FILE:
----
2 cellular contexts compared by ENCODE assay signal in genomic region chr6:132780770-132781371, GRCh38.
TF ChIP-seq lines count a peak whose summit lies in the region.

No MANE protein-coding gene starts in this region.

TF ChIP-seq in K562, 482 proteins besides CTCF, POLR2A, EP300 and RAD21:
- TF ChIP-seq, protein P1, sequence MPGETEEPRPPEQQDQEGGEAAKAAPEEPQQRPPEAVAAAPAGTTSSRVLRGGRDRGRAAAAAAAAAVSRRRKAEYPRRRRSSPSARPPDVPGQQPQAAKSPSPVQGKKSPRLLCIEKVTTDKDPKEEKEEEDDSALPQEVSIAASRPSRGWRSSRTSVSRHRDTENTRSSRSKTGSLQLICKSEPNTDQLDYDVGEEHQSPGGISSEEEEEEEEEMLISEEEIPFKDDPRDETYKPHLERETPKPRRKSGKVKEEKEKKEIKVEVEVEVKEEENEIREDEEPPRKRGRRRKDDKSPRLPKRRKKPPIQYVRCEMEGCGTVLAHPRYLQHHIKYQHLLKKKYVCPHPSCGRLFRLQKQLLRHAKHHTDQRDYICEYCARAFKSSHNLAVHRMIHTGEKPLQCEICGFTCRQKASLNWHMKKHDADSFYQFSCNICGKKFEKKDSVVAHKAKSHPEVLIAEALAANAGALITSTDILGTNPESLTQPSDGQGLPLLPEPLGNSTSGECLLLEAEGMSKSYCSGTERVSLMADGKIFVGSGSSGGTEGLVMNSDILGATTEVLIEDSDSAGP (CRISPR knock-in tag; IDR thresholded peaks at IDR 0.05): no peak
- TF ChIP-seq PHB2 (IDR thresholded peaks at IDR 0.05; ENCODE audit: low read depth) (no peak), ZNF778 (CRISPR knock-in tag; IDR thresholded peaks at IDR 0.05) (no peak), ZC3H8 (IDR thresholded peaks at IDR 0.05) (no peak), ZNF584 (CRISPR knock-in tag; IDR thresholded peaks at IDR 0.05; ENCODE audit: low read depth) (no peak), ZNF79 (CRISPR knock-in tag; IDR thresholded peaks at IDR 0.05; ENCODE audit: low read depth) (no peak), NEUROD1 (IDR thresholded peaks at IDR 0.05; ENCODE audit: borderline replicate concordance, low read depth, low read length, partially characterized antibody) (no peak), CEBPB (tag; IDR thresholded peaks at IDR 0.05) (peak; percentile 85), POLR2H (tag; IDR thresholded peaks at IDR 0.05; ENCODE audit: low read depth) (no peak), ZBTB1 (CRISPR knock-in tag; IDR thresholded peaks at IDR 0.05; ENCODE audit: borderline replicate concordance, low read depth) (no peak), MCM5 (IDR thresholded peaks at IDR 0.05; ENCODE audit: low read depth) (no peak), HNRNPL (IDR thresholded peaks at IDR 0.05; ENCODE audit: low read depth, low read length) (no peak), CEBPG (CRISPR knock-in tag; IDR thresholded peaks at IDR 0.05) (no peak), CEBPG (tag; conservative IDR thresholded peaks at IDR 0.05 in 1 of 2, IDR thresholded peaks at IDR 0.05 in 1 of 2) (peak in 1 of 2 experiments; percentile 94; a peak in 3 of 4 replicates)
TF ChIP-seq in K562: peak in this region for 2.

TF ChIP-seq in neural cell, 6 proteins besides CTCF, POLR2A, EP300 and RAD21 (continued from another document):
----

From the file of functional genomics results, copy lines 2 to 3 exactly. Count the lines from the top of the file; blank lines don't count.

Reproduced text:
TF ChIP-seq lines count a peak whose summit lies in the region.

No MANE protein-coding gene starts in this region.